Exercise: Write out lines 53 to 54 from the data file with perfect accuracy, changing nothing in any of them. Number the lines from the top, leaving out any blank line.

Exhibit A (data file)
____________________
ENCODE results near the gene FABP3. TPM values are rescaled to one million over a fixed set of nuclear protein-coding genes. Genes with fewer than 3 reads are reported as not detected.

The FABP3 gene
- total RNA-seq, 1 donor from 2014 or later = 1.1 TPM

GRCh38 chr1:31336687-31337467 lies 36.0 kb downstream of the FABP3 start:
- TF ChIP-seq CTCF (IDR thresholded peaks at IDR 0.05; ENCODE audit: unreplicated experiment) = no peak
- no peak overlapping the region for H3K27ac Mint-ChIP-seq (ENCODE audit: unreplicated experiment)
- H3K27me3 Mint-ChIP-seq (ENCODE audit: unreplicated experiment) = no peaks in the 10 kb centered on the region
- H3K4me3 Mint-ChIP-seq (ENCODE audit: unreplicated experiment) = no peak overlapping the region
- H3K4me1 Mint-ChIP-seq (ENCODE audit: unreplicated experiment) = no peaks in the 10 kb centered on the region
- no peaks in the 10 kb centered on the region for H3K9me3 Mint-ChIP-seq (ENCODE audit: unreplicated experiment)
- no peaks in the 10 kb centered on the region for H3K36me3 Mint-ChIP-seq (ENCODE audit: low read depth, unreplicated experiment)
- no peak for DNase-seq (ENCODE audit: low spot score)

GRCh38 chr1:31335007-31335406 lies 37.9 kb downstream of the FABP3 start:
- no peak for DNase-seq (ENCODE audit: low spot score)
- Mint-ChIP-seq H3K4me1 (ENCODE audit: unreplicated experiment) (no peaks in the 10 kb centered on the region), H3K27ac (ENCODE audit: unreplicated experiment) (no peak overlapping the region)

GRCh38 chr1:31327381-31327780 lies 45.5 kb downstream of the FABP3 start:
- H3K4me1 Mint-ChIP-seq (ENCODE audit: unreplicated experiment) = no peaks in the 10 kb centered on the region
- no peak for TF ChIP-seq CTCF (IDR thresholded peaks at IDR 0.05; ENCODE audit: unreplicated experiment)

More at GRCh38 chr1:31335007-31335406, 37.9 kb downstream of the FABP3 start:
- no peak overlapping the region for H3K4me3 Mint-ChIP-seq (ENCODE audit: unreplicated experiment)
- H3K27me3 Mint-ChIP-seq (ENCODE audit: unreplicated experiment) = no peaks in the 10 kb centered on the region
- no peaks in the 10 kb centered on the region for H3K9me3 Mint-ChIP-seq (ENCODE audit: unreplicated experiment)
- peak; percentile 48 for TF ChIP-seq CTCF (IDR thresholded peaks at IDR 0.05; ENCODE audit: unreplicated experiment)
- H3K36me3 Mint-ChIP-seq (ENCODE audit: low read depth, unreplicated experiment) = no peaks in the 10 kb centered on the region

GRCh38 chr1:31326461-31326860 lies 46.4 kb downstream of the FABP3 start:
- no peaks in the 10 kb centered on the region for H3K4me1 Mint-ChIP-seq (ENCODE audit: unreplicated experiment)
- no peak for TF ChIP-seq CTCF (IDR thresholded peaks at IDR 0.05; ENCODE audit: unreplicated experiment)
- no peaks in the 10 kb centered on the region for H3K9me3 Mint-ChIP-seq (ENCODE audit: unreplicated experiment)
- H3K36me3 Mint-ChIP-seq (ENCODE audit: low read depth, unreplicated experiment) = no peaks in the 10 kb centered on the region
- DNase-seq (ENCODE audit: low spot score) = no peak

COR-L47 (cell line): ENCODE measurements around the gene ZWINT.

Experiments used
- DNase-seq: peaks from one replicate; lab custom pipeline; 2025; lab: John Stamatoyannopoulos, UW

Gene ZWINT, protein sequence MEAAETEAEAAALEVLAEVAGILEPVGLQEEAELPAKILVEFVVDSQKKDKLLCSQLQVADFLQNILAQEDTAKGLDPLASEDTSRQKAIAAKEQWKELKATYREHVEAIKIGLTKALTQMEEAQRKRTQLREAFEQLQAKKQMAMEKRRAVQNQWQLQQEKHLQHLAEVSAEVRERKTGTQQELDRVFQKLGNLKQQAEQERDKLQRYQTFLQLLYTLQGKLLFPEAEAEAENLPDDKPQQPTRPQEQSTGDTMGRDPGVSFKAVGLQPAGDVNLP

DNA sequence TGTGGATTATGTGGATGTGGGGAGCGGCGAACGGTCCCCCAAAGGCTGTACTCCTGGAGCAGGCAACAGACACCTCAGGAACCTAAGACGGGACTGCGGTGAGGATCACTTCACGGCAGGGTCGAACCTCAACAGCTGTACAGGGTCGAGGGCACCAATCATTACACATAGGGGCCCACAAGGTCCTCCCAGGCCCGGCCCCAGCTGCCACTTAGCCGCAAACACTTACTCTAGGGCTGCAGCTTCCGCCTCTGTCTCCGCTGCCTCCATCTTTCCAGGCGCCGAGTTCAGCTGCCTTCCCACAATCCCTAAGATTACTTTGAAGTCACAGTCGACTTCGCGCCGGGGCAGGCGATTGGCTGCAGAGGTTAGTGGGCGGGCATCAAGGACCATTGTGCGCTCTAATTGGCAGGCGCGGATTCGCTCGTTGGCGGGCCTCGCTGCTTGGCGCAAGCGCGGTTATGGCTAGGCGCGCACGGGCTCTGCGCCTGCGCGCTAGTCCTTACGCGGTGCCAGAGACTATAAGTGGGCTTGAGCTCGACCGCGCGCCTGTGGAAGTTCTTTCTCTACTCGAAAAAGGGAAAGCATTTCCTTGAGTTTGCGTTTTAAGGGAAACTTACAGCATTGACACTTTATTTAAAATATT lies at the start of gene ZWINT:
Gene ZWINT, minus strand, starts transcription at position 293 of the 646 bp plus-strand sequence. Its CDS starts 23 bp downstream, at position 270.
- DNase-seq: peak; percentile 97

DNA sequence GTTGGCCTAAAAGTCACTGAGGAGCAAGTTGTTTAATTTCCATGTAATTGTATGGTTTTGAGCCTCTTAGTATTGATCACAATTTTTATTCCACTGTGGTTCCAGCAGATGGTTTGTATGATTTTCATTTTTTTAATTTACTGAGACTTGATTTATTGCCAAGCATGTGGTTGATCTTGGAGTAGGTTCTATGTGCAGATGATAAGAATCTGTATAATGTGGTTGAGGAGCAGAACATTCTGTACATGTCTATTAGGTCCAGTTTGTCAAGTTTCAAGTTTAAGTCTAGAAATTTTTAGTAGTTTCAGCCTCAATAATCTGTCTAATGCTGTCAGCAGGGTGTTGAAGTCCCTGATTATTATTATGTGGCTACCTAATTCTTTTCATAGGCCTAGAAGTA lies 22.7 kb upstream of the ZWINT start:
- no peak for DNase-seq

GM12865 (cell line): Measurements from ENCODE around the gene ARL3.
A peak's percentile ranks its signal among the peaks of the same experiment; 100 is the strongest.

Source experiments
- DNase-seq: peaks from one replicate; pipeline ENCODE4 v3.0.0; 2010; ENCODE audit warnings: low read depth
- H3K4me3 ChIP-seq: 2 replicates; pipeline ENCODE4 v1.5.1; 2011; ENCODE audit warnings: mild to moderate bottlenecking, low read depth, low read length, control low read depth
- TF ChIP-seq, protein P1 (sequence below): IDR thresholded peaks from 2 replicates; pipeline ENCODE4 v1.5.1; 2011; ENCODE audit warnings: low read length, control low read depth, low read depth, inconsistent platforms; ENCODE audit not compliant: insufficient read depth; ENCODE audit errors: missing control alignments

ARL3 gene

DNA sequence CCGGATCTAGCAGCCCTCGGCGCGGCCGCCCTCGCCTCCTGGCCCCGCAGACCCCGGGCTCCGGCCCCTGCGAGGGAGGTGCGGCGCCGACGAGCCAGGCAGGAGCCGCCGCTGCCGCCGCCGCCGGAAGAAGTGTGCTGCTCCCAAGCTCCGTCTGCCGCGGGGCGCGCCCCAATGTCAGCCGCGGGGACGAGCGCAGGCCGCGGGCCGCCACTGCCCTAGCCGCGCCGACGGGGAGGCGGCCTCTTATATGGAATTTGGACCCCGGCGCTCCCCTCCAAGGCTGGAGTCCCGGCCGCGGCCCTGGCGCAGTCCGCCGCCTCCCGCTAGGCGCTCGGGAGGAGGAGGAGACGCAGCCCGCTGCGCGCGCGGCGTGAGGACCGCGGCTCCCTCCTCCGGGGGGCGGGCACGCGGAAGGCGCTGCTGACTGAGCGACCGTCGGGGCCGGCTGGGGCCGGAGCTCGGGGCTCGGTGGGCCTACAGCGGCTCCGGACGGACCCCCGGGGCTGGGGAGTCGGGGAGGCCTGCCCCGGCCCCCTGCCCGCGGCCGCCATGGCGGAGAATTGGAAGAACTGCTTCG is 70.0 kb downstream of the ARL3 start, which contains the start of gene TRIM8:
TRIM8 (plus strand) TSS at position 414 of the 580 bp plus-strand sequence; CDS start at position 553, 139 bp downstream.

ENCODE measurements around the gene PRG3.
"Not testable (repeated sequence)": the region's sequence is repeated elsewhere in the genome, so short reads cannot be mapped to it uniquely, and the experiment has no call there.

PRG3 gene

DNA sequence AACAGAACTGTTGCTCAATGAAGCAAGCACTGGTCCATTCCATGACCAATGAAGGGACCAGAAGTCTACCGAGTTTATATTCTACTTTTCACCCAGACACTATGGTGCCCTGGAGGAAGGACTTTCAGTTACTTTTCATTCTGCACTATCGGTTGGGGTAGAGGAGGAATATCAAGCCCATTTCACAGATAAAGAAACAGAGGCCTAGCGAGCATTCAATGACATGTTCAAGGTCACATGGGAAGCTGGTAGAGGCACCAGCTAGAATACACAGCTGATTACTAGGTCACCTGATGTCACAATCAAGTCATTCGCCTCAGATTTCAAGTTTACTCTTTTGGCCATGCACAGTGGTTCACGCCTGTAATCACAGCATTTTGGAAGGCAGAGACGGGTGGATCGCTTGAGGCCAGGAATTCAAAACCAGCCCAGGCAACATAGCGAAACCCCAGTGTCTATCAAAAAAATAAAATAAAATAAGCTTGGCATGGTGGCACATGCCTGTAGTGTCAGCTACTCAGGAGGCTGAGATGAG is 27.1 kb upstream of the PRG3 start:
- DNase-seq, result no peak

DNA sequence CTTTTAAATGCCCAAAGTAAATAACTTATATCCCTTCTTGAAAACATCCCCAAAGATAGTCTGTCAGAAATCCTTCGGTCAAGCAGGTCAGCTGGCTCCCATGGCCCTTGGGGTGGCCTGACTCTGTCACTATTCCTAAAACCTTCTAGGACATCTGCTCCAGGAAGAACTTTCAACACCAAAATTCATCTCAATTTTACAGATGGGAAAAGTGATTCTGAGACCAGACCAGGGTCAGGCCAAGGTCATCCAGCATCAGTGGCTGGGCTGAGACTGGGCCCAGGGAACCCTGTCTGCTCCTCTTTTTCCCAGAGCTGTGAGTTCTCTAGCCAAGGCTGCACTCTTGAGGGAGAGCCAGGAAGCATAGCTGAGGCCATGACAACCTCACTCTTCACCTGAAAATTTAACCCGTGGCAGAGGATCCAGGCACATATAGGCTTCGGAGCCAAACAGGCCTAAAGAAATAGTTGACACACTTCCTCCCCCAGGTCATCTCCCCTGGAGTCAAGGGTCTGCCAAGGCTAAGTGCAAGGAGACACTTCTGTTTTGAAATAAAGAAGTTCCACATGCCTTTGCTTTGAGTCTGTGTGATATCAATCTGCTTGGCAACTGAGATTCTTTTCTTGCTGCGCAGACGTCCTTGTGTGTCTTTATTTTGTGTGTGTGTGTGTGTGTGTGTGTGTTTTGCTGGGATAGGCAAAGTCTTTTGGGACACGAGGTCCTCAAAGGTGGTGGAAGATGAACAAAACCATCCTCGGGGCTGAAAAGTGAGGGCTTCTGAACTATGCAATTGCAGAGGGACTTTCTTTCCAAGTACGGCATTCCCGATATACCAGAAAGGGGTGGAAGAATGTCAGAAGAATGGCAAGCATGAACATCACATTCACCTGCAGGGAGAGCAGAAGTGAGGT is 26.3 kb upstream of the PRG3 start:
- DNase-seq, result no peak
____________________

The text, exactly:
- DNase-seq, result no peak

DNA sequence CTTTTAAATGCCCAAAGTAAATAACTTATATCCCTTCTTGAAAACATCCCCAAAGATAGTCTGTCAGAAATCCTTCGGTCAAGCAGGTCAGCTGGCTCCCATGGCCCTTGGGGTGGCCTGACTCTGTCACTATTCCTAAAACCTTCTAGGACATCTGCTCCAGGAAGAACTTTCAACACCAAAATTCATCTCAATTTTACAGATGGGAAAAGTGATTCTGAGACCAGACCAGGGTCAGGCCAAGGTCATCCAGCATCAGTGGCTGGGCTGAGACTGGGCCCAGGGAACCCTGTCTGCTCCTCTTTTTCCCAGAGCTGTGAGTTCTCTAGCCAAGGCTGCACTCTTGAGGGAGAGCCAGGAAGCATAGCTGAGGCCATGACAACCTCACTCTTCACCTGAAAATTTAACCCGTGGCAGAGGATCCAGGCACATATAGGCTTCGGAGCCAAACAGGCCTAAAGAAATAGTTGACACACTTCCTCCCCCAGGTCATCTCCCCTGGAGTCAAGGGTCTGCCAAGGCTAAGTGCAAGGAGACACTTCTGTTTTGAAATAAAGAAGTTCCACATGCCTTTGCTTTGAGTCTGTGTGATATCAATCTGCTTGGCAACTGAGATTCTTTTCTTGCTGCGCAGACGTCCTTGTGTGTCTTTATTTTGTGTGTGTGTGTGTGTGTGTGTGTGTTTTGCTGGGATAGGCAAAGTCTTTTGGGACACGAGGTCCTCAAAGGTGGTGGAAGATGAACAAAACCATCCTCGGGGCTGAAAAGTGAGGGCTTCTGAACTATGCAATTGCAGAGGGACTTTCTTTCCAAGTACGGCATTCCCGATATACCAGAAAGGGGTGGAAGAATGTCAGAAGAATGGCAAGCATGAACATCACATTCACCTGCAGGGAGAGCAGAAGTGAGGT is 26.3 kb upstream of the PRG3 start: